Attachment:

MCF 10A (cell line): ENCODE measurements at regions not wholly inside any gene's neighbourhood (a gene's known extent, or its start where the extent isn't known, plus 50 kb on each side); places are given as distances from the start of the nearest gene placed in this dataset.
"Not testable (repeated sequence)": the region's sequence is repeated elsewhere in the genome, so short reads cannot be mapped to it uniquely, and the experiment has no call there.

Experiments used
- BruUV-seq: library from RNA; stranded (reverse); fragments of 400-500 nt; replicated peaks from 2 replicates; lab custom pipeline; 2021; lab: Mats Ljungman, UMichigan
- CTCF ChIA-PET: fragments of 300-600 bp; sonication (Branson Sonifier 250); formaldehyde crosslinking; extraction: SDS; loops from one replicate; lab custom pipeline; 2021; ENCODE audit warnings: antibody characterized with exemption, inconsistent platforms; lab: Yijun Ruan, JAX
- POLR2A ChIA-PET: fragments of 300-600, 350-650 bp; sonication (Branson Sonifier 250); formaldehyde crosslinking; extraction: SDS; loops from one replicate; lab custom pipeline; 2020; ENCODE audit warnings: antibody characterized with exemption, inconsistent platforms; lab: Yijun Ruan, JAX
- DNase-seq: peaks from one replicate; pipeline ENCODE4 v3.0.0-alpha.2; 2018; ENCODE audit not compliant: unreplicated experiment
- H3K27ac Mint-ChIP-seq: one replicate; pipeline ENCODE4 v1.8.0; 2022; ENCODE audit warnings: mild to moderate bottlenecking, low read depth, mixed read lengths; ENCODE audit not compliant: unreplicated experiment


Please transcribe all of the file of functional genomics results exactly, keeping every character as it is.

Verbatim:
MCF 10A (cell line): ENCODE measurements at regions not wholly inside any gene's neighbourhood (a gene's known extent, or its start where the extent isn't known, plus 50 kb on each side); places are given as distances from the start of the nearest gene placed in this dataset.
"Not testable (repeated sequence)": the region's sequence is repeated elsewhere in the genome, so short reads cannot be mapped to it uniquely, and the experiment has no call there.

Experiments used
- BruUV-seq: library from RNA; stranded (reverse); fragments of 400-500 nt; replicated peaks from 2 replicates; lab custom pipeline; 2021; lab: Mats Ljungman, UMichigan
- CTCF ChIA-PET: fragments of 300-600 bp; sonication (Branson Sonifier 250); formaldehyde crosslinking; extraction: SDS; loops from one replicate; lab custom pipeline; 2021; ENCODE audit warnings: antibody characterized with exemption, inconsistent platforms; lab: Yijun Ruan, JAX
- POLR2A ChIA-PET: fragments of 300-600, 350-650 bp; sonication (Branson Sonifier 250); formaldehyde crosslinking; extraction: SDS; loops from one replicate; lab custom pipeline; 2020; ENCODE audit warnings: antibody characterized with exemption, inconsistent platforms; lab: Yijun Ruan, JAX
- DNase-seq: peaks from one replicate; pipeline ENCODE4 v3.0.0-alpha.2; 2018; ENCODE audit not compliant: unreplicated experiment
- H3K27ac Mint-ChIP-seq: one replicate; pipeline ENCODE4 v1.8.0; 2022; ENCODE audit warnings: mild to moderate bottlenecking, low read depth, mixed read lengths; ENCODE audit not compliant: unreplicated experiment